Lithuanian Evaldas Rimasauskas has been sentenced in a Manhattan court to five years in jail for successfully defrauding two large US companies out of $122 million.
The frauds, which happened between 2013 and 2015, involved sending those companies fake invoices that appeared to come from a legitimate Taiwanese company, Quanta Computer Inc.
Not realising the payments were the sharp end of an elaborate invoice fraud executed using spoofed email addresses, the companies’ accounts departments paid up.
But the most arresting aspect of this fraud isn’t the large sums Rimasauskas stole but the companies he is reported to have conned – Facebook (to the tune of $99 million) and Google ($23 million).
Rimasauskas was originally arrested in 2017 for what the FBI described then as Business Email Compromise (BEC) but which others might describe as a form of whaling (highly targeted phishing attacks on senior members of an organisation). The victims were identified only as ‘company 1’ and ‘company 2’.
Last March, he pleaded guilty to charges including fraud, identity theft, and several counts of money laundering, and still the victims remained anonymous.
Even during this month’s trial and sentencing, the names remained, officially at least, a matter of conjecture.
Luckily, we know Google and Facebook were the companies involved because both decided to come clean within weeks of Rimasauskas’s arrest after Reuters got hold of a Lithuanian court order.
Said Google in April 2017:
We detected this fraud against our vendor management team and promptly alerted the authorities. We recouped the funds and we’re pleased this matter is resolved.
Facebook recovered the bulk of the funds shortly after the incident and has been cooperating with law enforcement in its investigation. We are confident that we have the proper controls in place to prevent such attacks in the future.
Both companies were obviously embarrassed by the incident but the fact it happened at all tells us something important about this kind of fraud – it can happen to any company, including the biggest, cleverest names one might assume would have numerous checks to counter fraud.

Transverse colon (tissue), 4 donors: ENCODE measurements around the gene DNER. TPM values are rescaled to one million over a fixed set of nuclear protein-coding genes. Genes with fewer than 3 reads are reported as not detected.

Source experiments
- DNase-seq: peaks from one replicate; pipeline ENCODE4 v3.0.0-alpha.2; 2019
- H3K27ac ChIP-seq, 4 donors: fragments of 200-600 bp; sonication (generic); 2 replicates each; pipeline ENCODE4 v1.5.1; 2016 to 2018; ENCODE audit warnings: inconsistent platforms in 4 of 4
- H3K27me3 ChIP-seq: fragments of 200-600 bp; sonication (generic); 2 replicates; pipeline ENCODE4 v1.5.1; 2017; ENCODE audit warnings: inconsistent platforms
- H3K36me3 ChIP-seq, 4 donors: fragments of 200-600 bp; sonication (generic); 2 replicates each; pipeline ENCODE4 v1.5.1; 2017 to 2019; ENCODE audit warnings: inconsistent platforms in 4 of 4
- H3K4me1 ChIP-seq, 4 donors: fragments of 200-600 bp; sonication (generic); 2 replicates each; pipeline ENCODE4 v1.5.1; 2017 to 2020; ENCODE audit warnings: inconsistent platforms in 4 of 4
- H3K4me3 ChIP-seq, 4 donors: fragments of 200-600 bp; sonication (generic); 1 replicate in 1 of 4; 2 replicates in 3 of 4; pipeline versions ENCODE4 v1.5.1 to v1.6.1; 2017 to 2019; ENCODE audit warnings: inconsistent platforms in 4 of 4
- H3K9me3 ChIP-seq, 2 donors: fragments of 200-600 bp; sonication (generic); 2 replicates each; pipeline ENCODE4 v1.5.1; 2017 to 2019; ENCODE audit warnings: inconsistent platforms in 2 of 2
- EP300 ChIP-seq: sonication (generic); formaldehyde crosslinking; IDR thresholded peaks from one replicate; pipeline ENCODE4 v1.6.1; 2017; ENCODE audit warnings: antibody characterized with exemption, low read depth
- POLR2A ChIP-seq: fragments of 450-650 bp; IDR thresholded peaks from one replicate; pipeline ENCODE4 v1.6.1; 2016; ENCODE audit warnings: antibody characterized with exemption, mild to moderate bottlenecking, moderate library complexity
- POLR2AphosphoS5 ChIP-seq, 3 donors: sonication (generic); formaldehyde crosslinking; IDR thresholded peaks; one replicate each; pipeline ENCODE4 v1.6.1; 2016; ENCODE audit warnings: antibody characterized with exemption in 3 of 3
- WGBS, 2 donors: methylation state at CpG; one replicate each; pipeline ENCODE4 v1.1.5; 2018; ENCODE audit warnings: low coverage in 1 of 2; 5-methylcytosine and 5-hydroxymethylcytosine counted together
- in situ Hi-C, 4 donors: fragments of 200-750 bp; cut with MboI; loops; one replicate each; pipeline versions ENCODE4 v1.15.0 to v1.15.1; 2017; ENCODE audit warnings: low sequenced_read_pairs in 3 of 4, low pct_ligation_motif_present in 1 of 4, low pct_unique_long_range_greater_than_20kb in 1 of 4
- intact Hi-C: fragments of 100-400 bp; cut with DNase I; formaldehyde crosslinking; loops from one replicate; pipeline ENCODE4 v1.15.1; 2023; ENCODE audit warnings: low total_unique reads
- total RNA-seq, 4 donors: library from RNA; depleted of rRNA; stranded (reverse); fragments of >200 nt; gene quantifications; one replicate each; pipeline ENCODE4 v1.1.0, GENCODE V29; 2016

The FBI recently estimated that in the three years to July 2019 BEC and email account scams account for 166,000 incidents globally and an estimated $26 billion in losses.
As well as five years in jail – a modest term against the 20-year sentence that could have been handed down – Rimasauskas will serve an additional two years of supervised release, forfeit $49.7 million and pay restitution of $26.5 million.
Wire transfer fraud is just one of the ways that crooks attempt to part businesses from their money. To defend against email scams here are some tips for avoiding this kind of email threat:
- Revisit your outbound email filtering rules to prevent sensitive information from going out to inappropriate destinations.
- Require multiple approvals for overseas wire transfers.
- Have strict controls over changes in payment details or the creation of new accounts.
- Use strong passwords and consider two-factor authentication (2FA) to make it harder for crooks to gather intelligence from your network in the first place.
- Consider a “back to base” VPN for remote users so their online security is kept up, even on the road.
- Have your own central reporting system, in the manner of the US IC3, where staff can call in suspicious messages to prevent crooks trying different employees with the same scam until a weak spot is found.
- Think twice about publicly posting personnel information that could be abused in phishing attacks.